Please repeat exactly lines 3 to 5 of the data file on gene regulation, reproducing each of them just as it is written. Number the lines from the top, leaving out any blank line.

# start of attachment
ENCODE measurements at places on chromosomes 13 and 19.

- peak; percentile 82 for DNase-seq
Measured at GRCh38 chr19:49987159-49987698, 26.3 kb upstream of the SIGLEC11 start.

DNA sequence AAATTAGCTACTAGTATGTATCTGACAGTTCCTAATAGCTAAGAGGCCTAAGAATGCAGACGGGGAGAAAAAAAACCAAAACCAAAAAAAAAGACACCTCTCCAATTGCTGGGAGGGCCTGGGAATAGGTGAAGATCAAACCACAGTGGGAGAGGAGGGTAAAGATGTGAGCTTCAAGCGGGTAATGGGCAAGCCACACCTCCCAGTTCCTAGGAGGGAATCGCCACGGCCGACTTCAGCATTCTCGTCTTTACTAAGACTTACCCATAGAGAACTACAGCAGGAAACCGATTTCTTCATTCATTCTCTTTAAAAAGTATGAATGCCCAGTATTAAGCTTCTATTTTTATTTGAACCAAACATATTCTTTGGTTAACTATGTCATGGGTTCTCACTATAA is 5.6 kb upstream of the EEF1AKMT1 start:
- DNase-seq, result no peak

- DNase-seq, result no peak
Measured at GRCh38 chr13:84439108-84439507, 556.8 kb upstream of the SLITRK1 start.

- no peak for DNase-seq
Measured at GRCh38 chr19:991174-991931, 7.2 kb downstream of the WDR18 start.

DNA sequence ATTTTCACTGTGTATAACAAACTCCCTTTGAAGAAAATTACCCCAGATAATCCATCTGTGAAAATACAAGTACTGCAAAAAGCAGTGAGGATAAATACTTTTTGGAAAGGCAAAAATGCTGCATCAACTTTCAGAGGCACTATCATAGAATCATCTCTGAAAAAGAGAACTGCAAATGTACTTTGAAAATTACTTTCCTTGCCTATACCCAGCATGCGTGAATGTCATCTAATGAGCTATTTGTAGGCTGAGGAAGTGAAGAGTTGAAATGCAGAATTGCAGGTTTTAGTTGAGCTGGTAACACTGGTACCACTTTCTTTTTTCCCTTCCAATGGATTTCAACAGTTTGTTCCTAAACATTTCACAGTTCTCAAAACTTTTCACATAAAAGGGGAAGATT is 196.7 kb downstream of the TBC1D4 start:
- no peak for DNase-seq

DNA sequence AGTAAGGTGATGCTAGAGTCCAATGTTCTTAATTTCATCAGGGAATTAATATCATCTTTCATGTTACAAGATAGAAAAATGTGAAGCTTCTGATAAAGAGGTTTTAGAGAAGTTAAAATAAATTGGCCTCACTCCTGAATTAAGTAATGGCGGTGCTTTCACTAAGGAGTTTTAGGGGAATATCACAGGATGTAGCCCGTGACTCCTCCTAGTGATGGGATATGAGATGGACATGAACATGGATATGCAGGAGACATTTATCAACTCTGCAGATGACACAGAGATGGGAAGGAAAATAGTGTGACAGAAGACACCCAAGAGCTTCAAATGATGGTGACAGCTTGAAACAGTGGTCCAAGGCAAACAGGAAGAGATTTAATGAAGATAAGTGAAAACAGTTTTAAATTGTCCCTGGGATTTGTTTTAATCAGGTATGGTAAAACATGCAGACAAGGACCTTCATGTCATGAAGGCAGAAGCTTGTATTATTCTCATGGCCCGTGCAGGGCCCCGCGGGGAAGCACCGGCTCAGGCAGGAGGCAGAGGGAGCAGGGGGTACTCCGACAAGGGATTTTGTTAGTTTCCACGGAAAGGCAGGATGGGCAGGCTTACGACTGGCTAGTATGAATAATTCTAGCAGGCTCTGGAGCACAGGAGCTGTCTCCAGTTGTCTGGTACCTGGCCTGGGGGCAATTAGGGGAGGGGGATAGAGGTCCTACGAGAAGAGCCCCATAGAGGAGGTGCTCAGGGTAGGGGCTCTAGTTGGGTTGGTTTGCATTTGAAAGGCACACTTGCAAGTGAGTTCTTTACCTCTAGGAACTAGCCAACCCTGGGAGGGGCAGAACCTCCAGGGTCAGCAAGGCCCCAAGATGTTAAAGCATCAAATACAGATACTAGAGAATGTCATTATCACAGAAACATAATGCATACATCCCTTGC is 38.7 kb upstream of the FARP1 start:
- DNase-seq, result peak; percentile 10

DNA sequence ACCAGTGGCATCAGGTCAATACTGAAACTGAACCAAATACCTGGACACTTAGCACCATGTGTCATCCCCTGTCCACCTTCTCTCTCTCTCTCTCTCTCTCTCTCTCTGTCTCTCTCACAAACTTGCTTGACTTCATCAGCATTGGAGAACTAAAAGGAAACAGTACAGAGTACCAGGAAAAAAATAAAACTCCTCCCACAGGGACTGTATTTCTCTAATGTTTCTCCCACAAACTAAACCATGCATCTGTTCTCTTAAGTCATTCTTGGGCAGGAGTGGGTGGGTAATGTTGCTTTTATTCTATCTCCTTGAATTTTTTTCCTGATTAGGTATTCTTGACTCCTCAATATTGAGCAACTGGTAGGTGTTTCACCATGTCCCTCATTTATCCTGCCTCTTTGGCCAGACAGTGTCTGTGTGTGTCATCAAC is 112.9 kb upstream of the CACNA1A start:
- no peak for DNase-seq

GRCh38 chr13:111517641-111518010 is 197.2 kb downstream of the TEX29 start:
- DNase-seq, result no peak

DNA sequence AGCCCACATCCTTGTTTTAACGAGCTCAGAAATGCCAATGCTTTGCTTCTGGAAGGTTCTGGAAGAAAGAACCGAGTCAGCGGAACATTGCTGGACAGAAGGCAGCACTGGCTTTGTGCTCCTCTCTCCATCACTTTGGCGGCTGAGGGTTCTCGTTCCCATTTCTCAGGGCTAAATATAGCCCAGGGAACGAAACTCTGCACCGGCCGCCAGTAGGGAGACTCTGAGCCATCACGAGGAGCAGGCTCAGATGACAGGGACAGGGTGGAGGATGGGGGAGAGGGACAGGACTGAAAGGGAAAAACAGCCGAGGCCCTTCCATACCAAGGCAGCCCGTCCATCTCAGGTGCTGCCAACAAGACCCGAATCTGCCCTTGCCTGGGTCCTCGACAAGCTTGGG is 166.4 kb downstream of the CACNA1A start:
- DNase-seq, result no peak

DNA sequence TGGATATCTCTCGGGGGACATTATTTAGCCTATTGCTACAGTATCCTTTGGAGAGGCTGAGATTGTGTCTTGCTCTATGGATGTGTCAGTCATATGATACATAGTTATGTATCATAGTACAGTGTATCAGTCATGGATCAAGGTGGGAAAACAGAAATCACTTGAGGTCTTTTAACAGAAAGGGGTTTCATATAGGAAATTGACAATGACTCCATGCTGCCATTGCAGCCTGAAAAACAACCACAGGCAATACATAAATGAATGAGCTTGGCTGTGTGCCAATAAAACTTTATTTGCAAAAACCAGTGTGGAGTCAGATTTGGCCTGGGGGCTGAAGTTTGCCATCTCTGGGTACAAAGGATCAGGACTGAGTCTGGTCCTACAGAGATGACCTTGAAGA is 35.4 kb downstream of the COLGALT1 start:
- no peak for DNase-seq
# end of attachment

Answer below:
Measured at GRCh38 chr19:49987159-49987698, 26.3 kb upstream of the SIGLEC11 start.

DNA sequence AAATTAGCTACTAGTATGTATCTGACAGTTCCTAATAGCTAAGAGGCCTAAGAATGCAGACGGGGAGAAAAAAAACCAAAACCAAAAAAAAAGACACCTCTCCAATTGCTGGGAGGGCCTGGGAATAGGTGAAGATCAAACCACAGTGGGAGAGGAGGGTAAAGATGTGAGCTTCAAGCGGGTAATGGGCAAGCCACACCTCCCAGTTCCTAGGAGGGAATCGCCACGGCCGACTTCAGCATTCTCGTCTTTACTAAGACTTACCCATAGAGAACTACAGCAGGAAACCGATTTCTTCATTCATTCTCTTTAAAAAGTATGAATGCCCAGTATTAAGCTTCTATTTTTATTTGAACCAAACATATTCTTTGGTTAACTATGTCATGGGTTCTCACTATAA is 5.6 kb upstream of the EEF1AKMT1 start:
- DNase-seq, result no peak